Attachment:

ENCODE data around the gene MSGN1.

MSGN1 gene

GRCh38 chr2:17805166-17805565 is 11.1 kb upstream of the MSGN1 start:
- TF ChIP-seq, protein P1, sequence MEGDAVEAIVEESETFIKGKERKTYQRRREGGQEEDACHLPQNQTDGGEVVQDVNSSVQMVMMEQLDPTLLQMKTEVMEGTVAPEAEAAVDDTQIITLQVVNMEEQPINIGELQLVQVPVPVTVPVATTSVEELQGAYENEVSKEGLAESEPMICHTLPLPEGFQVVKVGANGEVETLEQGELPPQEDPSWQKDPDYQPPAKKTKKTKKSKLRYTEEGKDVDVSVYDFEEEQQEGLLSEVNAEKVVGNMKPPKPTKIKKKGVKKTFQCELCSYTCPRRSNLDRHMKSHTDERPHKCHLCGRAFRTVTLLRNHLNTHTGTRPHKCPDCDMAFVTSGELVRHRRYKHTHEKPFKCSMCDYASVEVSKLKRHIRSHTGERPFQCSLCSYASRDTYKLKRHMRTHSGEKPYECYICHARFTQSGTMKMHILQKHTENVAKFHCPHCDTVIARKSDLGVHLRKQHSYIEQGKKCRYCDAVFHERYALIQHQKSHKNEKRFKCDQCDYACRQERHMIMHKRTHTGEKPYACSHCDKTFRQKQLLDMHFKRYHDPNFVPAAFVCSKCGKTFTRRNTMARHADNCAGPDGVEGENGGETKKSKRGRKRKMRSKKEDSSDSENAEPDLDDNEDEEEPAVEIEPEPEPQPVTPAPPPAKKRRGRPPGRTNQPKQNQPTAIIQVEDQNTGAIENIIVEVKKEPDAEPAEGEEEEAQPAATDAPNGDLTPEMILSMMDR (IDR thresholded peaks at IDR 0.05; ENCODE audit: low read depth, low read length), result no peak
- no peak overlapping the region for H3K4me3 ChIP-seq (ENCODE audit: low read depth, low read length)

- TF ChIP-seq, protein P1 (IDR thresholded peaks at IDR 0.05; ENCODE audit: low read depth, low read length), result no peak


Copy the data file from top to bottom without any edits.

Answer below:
ENCODE data around the gene MSGN1.

MSGN1 gene

GRCh38 chr2:17805166-17805565 is 11.1 kb upstream of the MSGN1 start:
- TF ChIP-seq, protein P1, sequence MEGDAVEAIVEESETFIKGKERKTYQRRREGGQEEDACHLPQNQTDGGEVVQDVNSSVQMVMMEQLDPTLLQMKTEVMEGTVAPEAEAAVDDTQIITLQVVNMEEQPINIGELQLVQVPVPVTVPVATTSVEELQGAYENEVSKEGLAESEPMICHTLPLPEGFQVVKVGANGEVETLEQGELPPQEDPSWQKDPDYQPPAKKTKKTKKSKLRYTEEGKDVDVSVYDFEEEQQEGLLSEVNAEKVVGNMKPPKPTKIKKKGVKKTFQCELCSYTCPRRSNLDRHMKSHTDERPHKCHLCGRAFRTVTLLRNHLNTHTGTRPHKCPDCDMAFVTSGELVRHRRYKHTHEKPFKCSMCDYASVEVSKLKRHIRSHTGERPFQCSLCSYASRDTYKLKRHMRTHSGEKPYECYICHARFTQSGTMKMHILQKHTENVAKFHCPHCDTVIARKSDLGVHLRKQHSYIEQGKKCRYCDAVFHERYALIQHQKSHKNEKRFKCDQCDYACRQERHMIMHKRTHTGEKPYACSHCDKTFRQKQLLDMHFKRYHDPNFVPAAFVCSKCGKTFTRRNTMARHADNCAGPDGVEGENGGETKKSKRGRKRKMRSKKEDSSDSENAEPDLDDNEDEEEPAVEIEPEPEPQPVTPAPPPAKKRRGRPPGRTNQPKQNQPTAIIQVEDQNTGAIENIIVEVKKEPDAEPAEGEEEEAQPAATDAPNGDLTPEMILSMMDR (IDR thresholded peaks at IDR 0.05; ENCODE audit: low read depth, low read length), result no peak
- no peak overlapping the region for H3K4me3 ChIP-seq (ENCODE audit: low read depth, low read length)

- TF ChIP-seq, protein P1 (IDR thresholded peaks at IDR 0.05; ENCODE audit: low read depth, low read length), result no peak